Most people have encountered a Rubik’s Cube at some point in their lifetime. In fact, one in every seven people has handled one, making it one of the best-selling toys of all time and a global symbol of intelligence and ingenuity.
Since its invention in 1974, the Rubik’s Cube has captured the public’s imagination, with numerous appearances in all corners of popular culture and international competitions to determine who can solve the puzzle the fastest. But those in science, technology, engineering and math have held a particular affinity for the cube, which offers a way to practice the logic and problem-solving skills essential to those subjects.
Ernö Rubik muses on the cube in his book, Cubed: The Puzzle of Us All, exploring how his invention— which came into being largely for his own amusement—perhaps can reveal more about the imperfect science of creation and how to fulfill our innate curiosity.
Here are a few key takeaways from Rubik’s experiences with the Cube—from when he first invented it to what it has taught him over the decades since becoming a worldwide phenomenon.
The cube is about problem-solving—but not just solving the puzzle.
With every twist and turn, a person makes unique and often calculated decisions as to how to move the jumbled colored squares into a uniform pattern. Logic and problem-solving skills are in play, but Rubik argues that there is more to the mechanical puzzle than spatial reasoning—these small, focused movements can help teach someone how to problem-solve in other scenarios, often ones much larger than a 3x3x3 cube.
“It has often been observed that finding the solution to a puzzle is a kind of microcosm, a model for problem-solving in other parts of our lives,” Rubik writes.
Most problems—material or otherwise—can be solved through first understanding the problem, making a plan to find a solution, carrying out that plan and looking back on the work you did to solve the problem. Or in Rubik’s case, if you deconstruct something, you have to be able to figure out how to put it back together again.
Rubik makes the case for being an amateur.
When Rubik was first designing the cube, he didn’t have any of the experiences one would think essential to making the puzzle a success. He didn’t have expertise in toy design and manufacturing. He wasn’t a professional engineer who could easily solve the cube’s technical challenges. And he wasn’t a designer who could make the cube into something as aesthetically pleasing as it is functional.
Inventing the cube became a puzzle itself. Through trial and error, Rubik had to figure out the cube’s mechanical construction and how to get the different sections to move together seamlessly. But he also had to work out other problems, such as figuring out that the cube’s sharp corners needed to be filed down into slight curves to make the puzzle comfortable to handle.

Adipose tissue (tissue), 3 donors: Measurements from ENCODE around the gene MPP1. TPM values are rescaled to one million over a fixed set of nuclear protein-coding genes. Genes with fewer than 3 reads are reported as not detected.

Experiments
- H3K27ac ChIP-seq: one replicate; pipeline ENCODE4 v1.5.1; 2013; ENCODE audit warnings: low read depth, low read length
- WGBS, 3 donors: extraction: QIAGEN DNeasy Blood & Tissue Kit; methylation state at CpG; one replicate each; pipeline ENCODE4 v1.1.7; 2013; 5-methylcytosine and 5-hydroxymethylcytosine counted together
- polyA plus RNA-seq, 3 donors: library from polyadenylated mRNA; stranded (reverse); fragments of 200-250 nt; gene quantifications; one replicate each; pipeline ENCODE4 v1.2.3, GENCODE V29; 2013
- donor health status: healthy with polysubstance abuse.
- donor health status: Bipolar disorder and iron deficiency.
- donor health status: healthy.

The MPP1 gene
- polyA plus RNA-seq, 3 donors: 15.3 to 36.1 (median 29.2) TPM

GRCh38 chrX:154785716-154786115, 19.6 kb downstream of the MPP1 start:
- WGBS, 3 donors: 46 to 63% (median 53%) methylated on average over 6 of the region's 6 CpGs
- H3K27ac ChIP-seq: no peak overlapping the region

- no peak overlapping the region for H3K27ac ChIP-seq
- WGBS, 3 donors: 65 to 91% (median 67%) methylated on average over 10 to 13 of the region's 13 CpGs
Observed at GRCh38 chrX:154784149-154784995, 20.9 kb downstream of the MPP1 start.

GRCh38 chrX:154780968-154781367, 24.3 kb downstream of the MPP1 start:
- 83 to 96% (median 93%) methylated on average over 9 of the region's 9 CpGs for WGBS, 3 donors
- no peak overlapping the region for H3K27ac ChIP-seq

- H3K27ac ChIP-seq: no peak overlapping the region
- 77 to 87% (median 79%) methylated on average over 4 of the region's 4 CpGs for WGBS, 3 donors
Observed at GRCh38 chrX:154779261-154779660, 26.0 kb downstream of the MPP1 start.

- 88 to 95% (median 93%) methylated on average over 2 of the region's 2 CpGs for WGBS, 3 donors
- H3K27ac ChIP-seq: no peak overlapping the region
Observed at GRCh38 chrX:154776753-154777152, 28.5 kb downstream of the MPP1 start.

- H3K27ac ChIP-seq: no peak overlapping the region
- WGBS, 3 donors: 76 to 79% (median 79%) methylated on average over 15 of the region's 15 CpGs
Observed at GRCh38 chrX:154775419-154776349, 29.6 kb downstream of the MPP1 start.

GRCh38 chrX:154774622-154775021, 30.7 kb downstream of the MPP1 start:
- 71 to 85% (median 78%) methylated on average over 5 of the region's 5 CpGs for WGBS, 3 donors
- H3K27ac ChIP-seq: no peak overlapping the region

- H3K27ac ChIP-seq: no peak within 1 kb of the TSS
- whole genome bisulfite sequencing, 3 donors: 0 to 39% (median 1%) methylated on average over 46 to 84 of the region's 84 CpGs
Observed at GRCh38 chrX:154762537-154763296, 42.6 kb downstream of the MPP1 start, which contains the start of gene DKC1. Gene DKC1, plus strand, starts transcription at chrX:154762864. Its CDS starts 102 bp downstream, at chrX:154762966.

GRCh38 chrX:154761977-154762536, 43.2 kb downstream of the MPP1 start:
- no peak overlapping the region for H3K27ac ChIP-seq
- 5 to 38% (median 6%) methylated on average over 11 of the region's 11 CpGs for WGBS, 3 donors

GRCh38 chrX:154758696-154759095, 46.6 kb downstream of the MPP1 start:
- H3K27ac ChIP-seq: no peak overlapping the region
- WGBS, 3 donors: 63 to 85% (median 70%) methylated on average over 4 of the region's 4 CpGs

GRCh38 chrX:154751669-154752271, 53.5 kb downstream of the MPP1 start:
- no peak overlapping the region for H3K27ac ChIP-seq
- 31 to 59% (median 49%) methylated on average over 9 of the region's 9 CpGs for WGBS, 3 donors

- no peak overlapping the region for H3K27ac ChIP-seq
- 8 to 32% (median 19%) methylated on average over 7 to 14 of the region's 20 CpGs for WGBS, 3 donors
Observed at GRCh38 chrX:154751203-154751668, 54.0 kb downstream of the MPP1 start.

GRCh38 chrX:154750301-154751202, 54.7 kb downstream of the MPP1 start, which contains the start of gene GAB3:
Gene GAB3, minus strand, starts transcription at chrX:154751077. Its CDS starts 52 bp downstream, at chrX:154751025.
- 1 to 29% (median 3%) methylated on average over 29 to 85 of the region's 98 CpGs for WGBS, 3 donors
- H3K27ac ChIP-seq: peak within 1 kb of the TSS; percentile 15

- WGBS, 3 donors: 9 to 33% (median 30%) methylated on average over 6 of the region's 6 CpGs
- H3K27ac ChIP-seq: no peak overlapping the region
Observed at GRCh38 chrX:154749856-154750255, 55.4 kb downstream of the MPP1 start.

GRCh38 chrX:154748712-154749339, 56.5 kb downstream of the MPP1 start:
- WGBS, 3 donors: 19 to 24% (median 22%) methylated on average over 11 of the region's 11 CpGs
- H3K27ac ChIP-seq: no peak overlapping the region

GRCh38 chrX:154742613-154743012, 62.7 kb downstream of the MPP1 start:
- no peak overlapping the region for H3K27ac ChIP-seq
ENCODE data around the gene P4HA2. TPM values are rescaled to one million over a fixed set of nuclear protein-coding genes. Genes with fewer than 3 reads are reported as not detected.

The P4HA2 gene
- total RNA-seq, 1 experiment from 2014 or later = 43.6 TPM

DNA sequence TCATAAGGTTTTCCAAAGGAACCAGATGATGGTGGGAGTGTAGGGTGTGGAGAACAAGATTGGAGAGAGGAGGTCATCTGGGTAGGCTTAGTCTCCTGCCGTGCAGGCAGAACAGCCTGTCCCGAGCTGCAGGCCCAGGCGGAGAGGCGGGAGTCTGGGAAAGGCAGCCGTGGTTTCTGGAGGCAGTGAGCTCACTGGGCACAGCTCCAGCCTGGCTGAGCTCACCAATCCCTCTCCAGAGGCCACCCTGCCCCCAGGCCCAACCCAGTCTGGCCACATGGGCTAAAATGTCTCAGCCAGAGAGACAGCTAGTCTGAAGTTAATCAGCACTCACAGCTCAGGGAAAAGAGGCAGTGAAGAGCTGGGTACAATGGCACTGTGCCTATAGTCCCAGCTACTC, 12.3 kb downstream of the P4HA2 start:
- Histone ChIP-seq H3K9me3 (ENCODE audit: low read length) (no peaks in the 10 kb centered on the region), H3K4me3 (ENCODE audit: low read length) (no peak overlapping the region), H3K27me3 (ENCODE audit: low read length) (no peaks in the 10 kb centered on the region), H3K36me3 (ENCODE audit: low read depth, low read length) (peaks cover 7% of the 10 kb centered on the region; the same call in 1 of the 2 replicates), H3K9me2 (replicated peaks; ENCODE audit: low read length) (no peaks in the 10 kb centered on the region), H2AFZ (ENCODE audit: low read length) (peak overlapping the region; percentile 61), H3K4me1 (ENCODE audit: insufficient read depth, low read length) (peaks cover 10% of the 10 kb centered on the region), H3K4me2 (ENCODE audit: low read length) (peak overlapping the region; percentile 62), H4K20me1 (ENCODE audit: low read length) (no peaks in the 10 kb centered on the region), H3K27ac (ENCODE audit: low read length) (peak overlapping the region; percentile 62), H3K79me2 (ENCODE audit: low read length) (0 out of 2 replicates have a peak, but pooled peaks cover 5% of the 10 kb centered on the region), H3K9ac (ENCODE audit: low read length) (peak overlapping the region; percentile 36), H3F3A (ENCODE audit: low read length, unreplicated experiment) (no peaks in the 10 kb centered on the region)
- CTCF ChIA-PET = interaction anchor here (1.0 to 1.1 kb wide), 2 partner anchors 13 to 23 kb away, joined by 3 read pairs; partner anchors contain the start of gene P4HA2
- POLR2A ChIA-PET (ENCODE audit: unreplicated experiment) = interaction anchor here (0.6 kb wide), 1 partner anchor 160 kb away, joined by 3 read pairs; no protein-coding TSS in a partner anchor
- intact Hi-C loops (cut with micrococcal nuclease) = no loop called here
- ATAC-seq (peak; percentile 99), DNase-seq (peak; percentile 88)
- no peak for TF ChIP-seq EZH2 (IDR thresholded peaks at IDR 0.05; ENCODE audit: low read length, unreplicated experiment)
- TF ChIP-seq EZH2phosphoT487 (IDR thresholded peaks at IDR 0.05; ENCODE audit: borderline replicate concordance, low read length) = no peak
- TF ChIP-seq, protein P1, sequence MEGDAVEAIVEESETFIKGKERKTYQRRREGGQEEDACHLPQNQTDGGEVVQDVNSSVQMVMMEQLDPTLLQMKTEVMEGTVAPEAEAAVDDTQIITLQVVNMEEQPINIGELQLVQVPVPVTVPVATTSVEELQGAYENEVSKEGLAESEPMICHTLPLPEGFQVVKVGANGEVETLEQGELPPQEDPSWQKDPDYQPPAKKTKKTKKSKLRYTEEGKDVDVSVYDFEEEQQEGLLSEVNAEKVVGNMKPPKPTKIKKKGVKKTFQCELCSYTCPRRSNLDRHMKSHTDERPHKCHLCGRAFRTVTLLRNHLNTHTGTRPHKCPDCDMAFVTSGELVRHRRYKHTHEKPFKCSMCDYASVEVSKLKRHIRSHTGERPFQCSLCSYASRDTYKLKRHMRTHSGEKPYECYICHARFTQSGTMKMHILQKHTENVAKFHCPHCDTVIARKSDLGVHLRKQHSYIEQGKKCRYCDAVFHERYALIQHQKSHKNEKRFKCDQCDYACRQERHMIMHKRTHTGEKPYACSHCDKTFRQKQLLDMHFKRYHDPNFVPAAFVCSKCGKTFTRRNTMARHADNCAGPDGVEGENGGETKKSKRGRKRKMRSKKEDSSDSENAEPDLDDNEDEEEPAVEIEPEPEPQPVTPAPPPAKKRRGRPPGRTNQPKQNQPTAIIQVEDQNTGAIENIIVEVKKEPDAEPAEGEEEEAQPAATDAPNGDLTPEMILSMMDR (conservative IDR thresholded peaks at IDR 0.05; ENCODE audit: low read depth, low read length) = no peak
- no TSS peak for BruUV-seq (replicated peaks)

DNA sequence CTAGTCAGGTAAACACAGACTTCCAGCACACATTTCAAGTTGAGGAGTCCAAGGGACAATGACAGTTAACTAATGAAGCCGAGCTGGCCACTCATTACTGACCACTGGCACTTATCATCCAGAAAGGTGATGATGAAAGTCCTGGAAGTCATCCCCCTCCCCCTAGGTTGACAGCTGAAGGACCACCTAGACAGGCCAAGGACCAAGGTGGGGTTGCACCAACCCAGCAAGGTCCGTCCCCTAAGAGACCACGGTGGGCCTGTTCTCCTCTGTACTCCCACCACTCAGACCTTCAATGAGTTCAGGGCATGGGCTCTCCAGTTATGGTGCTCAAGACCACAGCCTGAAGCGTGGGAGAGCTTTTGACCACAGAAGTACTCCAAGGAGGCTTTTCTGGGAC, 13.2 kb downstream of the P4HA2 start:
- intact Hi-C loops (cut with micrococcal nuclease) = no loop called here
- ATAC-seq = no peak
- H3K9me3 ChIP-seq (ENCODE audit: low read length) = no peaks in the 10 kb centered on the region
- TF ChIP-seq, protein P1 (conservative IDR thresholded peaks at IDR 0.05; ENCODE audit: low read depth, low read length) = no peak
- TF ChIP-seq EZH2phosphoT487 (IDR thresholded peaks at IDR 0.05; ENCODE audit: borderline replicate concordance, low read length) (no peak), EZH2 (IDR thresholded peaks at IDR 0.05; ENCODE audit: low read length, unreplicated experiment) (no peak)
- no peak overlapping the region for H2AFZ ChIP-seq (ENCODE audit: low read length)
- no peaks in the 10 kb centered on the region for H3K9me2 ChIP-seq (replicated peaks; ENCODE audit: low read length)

This amateur approach is what Rubik finds the most rewarding. “Maybe the best we can hope for is to be both at once: a forever amateur professional, or someone who makes being an amateur his profession” he writes. “The key seems to be to enjoy our professional activities, so as not to lose the way we felt when we enjoyed our first achievement, and to anticipate every new task with the enthusiasm and zest of the amateur.”
Failure is essential to success.
Along with striving for perfection, many are afraid of failure, but Rubik says failure was key to fine-tuning the cube and is essential for working out problems, as he discovered through the lengthy process of developing the cube. The failure allows someone to look at the problem again and figure out what went wrong, turning the failure into something useful.
“Failure is never pleasant, of course, but for me it is an essential component involved in any effort of learning by doing, and as such, it is actually a positive thing intellectually, even if painful emotionally,” he explains.
Curiosity is at the heart of innovation.
For Rubik, the quest to discover how things work and why is central to solving puzzles— whether it’s a small hand-held cube or a larger complex issue—and they cannot be solved without that innate sense of curiosity. This intrinsic motivation for understanding drives innovation, creates new ideas and helps people look at a problem from new perspectives when the first attempt was a failure.
“Curiosity means that we accept nothing, that again and again we question the fundamentals,” he explains. “We find the good questions because we are interested in the ‘how’ of things. That is the only way forward. And here ‘forward’ doesn’t mean a predetermined direction or something that can be fixed beforehand, but the openness, not just of the eye, but of the broader vision.”